Mankind has never at all understood the power of love.
What we think we know about anything is not nearly close to the truth of everything. Yet, we spend enormous amounts of time and energy debating, lecturing, challenging, pontificating, and contradicting those who refuse to agree with or validate what we understand to be truth. When it comes to the boldness of expanding erotic intelligence and daring to weave the erotic within the threading of theological qualification; the level of argumentation and debate rises to hyper-hostile.
It’s difficult to dismiss the readily present reality that, when it comes to sexuality— intertwined within the realm of the erotic— we take it too seriously. He might have not been the first to remark on such an observable phenomenon, but in similar fashion, C.S. Lewis offered his own lamentations on the topic of Venus (the carnal element of Eros). In The Four Loves, Lewis remarks:
“I believe we are encouraged to take Venus too seriously; at any rate, with a wrong kind of seriousness. All my life a ludicrous and portentous solemnization of sex has been going on.”
Why So Serious?
Sex is so serious that is has been poured into a concrete of ceremonialism on one end of the spectrum, and on the other, into a concrete of consumerism. Of course, we must leave room for the seriousness of the degradation and perversion of the erotic. Sex is so serious that it is power. A superpower, or supernatural power; so long as the conditions are met. Such a condition is sometimes called a custom. A custom that was known to be honorable in the days of Socrates.
In Plato’s Symposium, an eloquent discourse takes places on the topic of Love. Pausanias is next in line to give his speech on the topic of Love and custom.
“For we have a custom, and according to our custom any one who does service to another under the idea that he will be improved by him either in wisdom, or in some other particular of virtue—such a voluntary service as this, I say, is not regarded as a dishonor, and is not open to the charge of flattery. And these two customs, one the love of youth, and the other the practice of philosophy and virtue in general, ought to meet in one, and then the beloved may honorably indulge the lover. For when the lover and beloved come together, having each of them a law, and the lover on his part is ready to confer any favor that he rightly can on his gracious loving one, and the other is ready to yield any compliance that he rightly can to him who is to make him wise and good; the one capable of communicating wisdom and virtue, the other seeking after knowledge, and making his object education and wisdom; when the two laws of love are fulfilled and meet in one—then, and then only, may this beloved yield with honor to the lover.”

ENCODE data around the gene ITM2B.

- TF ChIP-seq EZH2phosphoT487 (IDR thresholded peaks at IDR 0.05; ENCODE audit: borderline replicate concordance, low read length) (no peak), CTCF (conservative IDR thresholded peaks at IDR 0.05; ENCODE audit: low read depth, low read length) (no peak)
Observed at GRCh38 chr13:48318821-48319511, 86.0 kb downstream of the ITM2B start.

My use of a rather long and detailed portion of the discussion offers credence to two points I would like to make about the necessary importance of updating our erotic education.
First, and primarily; What I glean from Pausanias’ rather loquacious presentation is that, for love to be considered honorable and, for love to have the fluidity to operate within its own parameters as set forth by the lover and the beloved; the pair must also be readily informed about the type of adventure that they dare to embark on; as two becoming one. For love’s power to be actualized, virtue, wisdom, and communication competence are fundamental. That is to say, from my understanding, that love is not for the ignorant. You must be willing to enter into such a commitment with eyes wide open.
In the realm of the erotic, there is a necessary tension. A giving and a receiving, a pulling and a pushing. Such is the case with our partners in an erotic, romantic, sexual relationship. Such is the case with love. It is both a deconstruction and a reconstruction. An unlearning and a learning. We must pay attention to what works and what does not work. We learn from our mistakes. When we play in the erotic, we must take notes.